Cambodia is the poorest country I’ve ever been to. I was incredibly emotional while I was there and found myself crying at the most random occasions; when driving in the back of a tuk-tuk, during my meals, when I tipped someone and when I got back to my room at night. I think I was sad because the people were just so sweet and have been through so much. Even though they are poor they are extremely honest and that’s what broke my heart. The Khmer people are hard workers and were probably the most kind hearted I’ve come across since I started this journey. My brother’s friend, John who helped me plan my entire trip while in Cambodia embodied all aspects of what I saw in each of the Khmer people I met; soft-spoken, helpful, gentle, kind, hard-working, welcoming, grateful and so humble. A true, “man for others” in the words of St. John’s Jesuit highschool in Toledo, Ohio.
One night John invited me, Tash and Deo out to his friend’s house in the village. He took us in a tuk-tuk through pitch black dirt roads to a house of a man named “Mr. T”. Mr. T is a tuk-tuk driver and has 9 kids in total. He fought in the army against Pol-Pot and told us about some of his stories. One day he was walking on a mission through some fields and his friend went off to the right, he yelled for him to come back but it was too late and within seconds he saw his friend fly 30 feet up in the air because he had stepped on a land-mind. He got to his friend and there was no skin left on his legs, only bone. He tied them up with a cloth and carried his friend on his back and continued on his way with gun in hand.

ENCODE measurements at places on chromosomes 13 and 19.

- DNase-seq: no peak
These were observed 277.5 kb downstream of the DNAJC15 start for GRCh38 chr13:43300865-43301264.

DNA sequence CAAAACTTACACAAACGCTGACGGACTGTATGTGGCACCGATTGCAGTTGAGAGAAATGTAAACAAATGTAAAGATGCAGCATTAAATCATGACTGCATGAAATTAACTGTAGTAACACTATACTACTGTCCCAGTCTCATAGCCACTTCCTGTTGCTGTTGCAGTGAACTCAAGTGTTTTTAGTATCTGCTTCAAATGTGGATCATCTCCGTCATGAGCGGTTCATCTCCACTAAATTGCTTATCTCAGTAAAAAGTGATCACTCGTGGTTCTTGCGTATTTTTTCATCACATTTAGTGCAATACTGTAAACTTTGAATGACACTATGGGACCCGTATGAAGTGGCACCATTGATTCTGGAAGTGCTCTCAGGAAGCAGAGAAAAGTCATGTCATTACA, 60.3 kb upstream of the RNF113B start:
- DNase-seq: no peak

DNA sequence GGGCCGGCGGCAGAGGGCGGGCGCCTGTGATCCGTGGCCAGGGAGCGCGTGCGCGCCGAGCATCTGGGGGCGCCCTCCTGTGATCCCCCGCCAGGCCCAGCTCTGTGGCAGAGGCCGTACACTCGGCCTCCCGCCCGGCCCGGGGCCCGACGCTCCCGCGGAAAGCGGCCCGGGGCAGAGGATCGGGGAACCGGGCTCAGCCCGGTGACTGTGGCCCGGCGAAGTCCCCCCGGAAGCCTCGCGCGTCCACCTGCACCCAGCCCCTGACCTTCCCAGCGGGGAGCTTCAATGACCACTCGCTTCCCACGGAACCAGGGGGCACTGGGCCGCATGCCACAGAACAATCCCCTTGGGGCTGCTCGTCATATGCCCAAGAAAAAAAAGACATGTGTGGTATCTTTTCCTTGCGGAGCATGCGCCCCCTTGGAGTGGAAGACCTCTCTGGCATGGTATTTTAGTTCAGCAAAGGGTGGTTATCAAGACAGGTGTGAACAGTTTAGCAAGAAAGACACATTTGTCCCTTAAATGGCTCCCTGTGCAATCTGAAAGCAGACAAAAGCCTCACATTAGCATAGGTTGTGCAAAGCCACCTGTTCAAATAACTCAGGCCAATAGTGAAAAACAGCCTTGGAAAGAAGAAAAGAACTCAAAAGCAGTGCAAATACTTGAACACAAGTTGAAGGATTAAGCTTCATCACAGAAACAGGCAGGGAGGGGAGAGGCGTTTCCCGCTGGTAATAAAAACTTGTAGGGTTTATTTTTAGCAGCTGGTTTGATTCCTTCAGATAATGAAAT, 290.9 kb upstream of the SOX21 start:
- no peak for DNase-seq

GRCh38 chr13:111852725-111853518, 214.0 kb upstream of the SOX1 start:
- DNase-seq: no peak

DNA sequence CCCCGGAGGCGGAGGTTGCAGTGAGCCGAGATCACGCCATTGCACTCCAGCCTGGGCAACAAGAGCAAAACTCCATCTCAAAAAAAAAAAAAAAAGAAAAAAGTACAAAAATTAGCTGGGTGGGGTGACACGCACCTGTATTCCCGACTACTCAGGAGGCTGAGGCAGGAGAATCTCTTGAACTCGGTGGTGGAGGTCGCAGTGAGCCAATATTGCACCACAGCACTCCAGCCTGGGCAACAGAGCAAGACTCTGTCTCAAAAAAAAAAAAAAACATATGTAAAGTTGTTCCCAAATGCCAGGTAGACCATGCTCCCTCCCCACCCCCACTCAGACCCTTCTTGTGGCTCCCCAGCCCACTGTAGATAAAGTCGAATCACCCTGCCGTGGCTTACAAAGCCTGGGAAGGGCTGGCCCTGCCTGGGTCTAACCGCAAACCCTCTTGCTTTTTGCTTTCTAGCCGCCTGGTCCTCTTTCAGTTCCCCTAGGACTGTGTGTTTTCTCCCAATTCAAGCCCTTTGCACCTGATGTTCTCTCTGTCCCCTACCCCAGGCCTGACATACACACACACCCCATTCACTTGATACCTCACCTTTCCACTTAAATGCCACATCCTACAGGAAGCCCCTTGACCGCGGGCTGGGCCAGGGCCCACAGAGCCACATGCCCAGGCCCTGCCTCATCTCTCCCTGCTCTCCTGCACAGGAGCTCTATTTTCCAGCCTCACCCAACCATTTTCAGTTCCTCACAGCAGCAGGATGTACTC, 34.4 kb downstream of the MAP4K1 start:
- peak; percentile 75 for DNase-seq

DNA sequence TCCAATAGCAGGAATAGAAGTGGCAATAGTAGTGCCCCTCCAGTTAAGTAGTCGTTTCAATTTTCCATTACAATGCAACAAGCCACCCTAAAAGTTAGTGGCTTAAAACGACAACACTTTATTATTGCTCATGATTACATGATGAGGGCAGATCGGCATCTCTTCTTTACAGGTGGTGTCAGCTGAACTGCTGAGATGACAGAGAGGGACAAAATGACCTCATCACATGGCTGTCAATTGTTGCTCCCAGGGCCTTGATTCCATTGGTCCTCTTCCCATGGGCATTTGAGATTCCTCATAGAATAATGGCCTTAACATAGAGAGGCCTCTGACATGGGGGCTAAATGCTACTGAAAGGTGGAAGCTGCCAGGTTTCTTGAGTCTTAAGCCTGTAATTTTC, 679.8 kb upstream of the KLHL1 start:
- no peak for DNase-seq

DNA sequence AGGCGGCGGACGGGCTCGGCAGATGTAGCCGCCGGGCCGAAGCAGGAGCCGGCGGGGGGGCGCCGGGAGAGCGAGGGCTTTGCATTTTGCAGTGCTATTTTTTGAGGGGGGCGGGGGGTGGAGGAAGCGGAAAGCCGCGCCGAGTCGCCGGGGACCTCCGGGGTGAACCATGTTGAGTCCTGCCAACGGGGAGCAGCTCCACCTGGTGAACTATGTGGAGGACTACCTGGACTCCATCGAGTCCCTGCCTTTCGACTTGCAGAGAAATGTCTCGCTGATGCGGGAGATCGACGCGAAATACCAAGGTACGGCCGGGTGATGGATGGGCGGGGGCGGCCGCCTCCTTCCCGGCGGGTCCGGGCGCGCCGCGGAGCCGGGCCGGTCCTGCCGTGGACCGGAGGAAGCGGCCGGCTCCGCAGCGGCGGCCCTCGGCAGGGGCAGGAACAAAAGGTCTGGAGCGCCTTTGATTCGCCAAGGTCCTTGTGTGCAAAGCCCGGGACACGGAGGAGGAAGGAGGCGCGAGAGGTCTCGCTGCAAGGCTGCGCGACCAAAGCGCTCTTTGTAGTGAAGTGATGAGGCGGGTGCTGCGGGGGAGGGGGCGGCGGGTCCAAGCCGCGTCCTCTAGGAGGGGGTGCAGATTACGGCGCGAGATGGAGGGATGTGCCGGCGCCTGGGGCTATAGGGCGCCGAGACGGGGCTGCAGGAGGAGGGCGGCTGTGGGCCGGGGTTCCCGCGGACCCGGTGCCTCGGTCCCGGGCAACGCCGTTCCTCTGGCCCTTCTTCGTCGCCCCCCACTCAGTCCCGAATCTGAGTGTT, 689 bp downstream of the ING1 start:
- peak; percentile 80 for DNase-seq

Mr. T’s wife brought out a feast for us as we sat under the stars and full-moon. Another month has gone by and look where this full-moon had brought me. The food kept coming! We had chicken, fish, rice and an array of sauces. They even bought us beer. These people are so poor and they were feeding us! I couldn’t help but feel guilty. Mr T told us about the hardships that he faces and how his government makes it hard for the Cambodians to live (Angkor Wat isn’t even owned by Cambodia, it’s owned by Vietnam so the Khmer people don’t get one penny of the money it brings in). He looked at us that evening and said, “you all have the opportunity to work and make good money, you are so very lucky…. can you please tell me what kind of job I can do so I can make money like you? Can you suggest something to me and help me find a way?” Sadly, I didn’t have an answer for him and couldn’t respond because of the lump in the back of my throat.
The tuk-tuk that John drove us out to the village in was Mr. T’s. John had to sell his tuk-tuk because one of his brother’s got married and the family needed the money to pay for the wedding(that’s why he works at the hotel now). Mr. T told us about the long hours he worked and the blood, sweat and tears he put in, in order to buy that tuk-tuk which cost $1,720. He got choked up when he told us about it.